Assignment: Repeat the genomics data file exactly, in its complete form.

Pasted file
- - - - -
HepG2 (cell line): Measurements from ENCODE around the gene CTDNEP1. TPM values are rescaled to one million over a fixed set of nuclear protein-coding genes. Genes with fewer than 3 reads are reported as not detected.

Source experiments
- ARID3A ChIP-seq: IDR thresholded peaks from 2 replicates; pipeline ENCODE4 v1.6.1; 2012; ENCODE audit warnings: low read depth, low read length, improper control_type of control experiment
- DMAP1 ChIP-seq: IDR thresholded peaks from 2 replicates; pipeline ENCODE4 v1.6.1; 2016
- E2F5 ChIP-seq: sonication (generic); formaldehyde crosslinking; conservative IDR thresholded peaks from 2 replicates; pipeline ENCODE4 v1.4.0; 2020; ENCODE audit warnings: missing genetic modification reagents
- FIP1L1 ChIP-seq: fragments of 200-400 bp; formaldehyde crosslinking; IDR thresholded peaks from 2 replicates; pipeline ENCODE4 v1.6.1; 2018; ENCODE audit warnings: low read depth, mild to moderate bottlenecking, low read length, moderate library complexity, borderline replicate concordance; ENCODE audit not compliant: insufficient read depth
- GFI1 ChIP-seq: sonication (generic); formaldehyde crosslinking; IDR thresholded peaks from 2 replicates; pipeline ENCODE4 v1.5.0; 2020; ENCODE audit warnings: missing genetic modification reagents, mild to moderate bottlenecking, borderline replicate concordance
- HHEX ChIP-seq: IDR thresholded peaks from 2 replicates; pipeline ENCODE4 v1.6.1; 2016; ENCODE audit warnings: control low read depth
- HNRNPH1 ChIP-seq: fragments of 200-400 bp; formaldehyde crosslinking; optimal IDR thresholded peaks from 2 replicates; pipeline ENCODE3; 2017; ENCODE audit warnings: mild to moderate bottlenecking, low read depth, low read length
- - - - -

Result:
HepG2 (cell line): Measurements from ENCODE around the gene CTDNEP1. TPM values are rescaled to one million over a fixed set of nuclear protein-coding genes. Genes with fewer than 3 reads are reported as not detected.

Source experiments
- ARID3A ChIP-seq: IDR thresholded peaks from 2 replicates; pipeline ENCODE4 v1.6.1; 2012; ENCODE audit warnings: low read depth, low read length, improper control_type of control experiment
- DMAP1 ChIP-seq: IDR thresholded peaks from 2 replicates; pipeline ENCODE4 v1.6.1; 2016
- E2F5 ChIP-seq: sonication (generic); formaldehyde crosslinking; conservative IDR thresholded peaks from 2 replicates; pipeline ENCODE4 v1.4.0; 2020; ENCODE audit warnings: missing genetic modification reagents
- FIP1L1 ChIP-seq: fragments of 200-400 bp; formaldehyde crosslinking; IDR thresholded peaks from 2 replicates; pipeline ENCODE4 v1.6.1; 2018; ENCODE audit warnings: low read depth, mild to moderate bottlenecking, low read length, moderate library complexity, borderline replicate concordance; ENCODE audit not compliant: insufficient read depth
- GFI1 ChIP-seq: sonication (generic); formaldehyde crosslinking; IDR thresholded peaks from 2 replicates; pipeline ENCODE4 v1.5.0; 2020; ENCODE audit warnings: missing genetic modification reagents, mild to moderate bottlenecking, borderline replicate concordance
- HHEX ChIP-seq: IDR thresholded peaks from 2 replicates; pipeline ENCODE4 v1.6.1; 2016; ENCODE audit warnings: control low read depth
- HNRNPH1 ChIP-seq: fragments of 200-400 bp; formaldehyde crosslinking; optimal IDR thresholded peaks from 2 replicates; pipeline ENCODE3; 2017; ENCODE audit warnings: mild to moderate bottlenecking, low read depth, low read length